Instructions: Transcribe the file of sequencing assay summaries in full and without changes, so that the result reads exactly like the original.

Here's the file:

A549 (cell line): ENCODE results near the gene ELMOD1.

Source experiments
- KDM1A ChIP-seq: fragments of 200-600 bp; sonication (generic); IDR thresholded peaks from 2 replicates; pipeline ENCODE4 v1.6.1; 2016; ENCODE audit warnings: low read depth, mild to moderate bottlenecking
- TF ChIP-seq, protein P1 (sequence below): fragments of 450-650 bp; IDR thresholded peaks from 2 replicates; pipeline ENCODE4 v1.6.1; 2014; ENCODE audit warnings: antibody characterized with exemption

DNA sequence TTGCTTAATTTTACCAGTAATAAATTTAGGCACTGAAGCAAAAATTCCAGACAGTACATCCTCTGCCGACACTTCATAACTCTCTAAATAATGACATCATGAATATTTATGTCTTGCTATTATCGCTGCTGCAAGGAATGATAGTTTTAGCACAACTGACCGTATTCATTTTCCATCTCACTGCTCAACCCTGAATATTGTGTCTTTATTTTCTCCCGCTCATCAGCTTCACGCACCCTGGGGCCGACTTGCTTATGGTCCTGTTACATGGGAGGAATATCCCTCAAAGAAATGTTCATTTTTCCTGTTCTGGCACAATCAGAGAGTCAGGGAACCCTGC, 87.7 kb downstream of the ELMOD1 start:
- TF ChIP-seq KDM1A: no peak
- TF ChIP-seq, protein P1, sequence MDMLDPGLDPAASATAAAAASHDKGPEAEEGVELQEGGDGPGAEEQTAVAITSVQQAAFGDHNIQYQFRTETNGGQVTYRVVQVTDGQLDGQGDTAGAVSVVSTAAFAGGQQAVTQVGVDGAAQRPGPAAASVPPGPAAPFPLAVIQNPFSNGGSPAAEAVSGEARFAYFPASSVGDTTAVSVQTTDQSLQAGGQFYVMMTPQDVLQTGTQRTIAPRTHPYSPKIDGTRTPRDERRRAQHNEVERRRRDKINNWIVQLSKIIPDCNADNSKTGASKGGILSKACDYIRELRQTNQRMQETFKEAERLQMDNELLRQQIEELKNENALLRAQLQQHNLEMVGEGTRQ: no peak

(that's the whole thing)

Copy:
A549 (cell line): ENCODE results near the gene ELMOD1.

Source experiments
- KDM1A ChIP-seq: fragments of 200-600 bp; sonication (generic); IDR thresholded peaks from 2 replicates; pipeline ENCODE4 v1.6.1; 2016; ENCODE audit warnings: low read depth, mild to moderate bottlenecking
- TF ChIP-seq, protein P1 (sequence below): fragments of 450-650 bp; IDR thresholded peaks from 2 replicates; pipeline ENCODE4 v1.6.1; 2014; ENCODE audit warnings: antibody characterized with exemption

DNA sequence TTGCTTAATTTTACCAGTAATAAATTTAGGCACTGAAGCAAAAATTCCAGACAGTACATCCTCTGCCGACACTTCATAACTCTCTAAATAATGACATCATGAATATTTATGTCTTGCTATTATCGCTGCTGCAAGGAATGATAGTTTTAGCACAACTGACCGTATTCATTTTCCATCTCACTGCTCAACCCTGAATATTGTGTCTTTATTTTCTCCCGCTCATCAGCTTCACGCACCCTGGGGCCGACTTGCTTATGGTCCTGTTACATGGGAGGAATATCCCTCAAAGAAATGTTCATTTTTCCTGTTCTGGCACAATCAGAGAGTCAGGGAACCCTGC, 87.7 kb downstream of the ELMOD1 start:
- TF ChIP-seq KDM1A: no peak
- TF ChIP-seq, protein P1, sequence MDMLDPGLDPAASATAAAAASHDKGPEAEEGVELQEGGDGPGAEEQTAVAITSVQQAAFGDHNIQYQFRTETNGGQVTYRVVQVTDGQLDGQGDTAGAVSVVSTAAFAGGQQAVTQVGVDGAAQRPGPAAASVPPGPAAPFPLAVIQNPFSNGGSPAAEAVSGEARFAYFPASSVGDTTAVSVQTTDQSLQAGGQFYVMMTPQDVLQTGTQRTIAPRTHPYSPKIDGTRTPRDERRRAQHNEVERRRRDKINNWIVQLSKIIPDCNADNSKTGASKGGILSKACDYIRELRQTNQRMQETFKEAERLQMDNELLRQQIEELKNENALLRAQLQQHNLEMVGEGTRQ: no peak